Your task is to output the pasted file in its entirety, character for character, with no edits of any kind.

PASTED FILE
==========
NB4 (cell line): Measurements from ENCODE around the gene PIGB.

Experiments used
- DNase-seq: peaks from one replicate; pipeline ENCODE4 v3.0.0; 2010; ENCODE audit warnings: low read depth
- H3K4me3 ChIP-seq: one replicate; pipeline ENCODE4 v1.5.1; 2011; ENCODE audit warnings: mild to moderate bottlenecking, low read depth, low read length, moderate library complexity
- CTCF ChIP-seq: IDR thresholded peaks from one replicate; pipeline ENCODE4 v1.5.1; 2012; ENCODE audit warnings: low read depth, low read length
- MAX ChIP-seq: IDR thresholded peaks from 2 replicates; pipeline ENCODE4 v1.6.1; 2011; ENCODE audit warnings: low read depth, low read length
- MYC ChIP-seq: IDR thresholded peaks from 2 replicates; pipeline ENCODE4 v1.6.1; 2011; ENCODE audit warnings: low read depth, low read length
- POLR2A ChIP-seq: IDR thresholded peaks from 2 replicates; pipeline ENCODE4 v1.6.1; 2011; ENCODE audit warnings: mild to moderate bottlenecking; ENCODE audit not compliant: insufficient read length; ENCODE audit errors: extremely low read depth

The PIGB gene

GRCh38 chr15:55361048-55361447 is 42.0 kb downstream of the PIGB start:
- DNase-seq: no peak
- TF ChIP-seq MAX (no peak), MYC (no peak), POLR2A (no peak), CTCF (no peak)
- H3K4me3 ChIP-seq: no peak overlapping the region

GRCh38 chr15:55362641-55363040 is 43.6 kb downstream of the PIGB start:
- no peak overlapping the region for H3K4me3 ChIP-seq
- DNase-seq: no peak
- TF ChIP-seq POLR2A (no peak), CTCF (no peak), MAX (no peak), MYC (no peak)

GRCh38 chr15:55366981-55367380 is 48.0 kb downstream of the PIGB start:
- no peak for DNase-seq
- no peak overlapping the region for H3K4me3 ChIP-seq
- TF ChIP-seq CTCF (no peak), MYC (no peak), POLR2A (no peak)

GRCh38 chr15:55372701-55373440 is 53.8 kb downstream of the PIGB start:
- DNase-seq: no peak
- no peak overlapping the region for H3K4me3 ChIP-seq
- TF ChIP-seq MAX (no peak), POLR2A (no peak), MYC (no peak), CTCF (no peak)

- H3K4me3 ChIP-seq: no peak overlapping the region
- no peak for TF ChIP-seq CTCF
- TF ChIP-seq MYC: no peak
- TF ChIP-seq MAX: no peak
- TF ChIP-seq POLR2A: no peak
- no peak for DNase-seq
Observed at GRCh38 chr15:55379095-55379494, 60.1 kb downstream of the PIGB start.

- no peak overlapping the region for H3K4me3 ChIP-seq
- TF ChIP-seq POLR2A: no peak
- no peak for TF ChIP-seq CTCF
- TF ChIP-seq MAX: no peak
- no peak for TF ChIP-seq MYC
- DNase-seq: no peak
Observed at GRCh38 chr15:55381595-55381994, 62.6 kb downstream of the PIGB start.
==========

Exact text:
NB4 (cell line): Measurements from ENCODE around the gene PIGB.

Experiments used
- DNase-seq: peaks from one replicate; pipeline ENCODE4 v3.0.0; 2010; ENCODE audit warnings: low read depth
- H3K4me3 ChIP-seq: one replicate; pipeline ENCODE4 v1.5.1; 2011; ENCODE audit warnings: mild to moderate bottlenecking, low read depth, low read length, moderate library complexity
- CTCF ChIP-seq: IDR thresholded peaks from one replicate; pipeline ENCODE4 v1.5.1; 2012; ENCODE audit warnings: low read depth, low read length
- MAX ChIP-seq: IDR thresholded peaks from 2 replicates; pipeline ENCODE4 v1.6.1; 2011; ENCODE audit warnings: low read depth, low read length
- MYC ChIP-seq: IDR thresholded peaks from 2 replicates; pipeline ENCODE4 v1.6.1; 2011; ENCODE audit warnings: low read depth, low read length
- POLR2A ChIP-seq: IDR thresholded peaks from 2 replicates; pipeline ENCODE4 v1.6.1; 2011; ENCODE audit warnings: mild to moderate bottlenecking; ENCODE audit not compliant: insufficient read length; ENCODE audit errors: extremely low read depth

The PIGB gene

GRCh38 chr15:55361048-55361447 is 42.0 kb downstream of the PIGB start:
- DNase-seq: no peak
- TF ChIP-seq MAX (no peak), MYC (no peak), POLR2A (no peak), CTCF (no peak)
- H3K4me3 ChIP-seq: no peak overlapping the region

GRCh38 chr15:55362641-55363040 is 43.6 kb downstream of the PIGB start:
- no peak overlapping the region for H3K4me3 ChIP-seq
- DNase-seq: no peak
- TF ChIP-seq POLR2A (no peak), CTCF (no peak), MAX (no peak), MYC (no peak)

GRCh38 chr15:55366981-55367380 is 48.0 kb downstream of the PIGB start:
- no peak for DNase-seq
- no peak overlapping the region for H3K4me3 ChIP-seq
- TF ChIP-seq CTCF (no peak), MYC (no peak), POLR2A (no peak)

GRCh38 chr15:55372701-55373440 is 53.8 kb downstream of the PIGB start:
- DNase-seq: no peak
- no peak overlapping the region for H3K4me3 ChIP-seq
- TF ChIP-seq MAX (no peak), POLR2A (no peak), MYC (no peak), CTCF (no peak)

- H3K4me3 ChIP-seq: no peak overlapping the region
- no peak for TF ChIP-seq CTCF
- TF ChIP-seq MYC: no peak
- TF ChIP-seq MAX: no peak
- TF ChIP-seq POLR2A: no peak
- no peak for DNase-seq
Observed at GRCh38 chr15:55379095-55379494, 60.1 kb downstream of the PIGB start.

- no peak overlapping the region for H3K4me3 ChIP-seq
- TF ChIP-seq POLR2A: no peak
- no peak for TF ChIP-seq CTCF
- TF ChIP-seq MAX: no peak
- no peak for TF ChIP-seq MYC
- DNase-seq: no peak
Observed at GRCh38 chr15:55381595-55381994, 62.6 kb downstream of the PIGB start.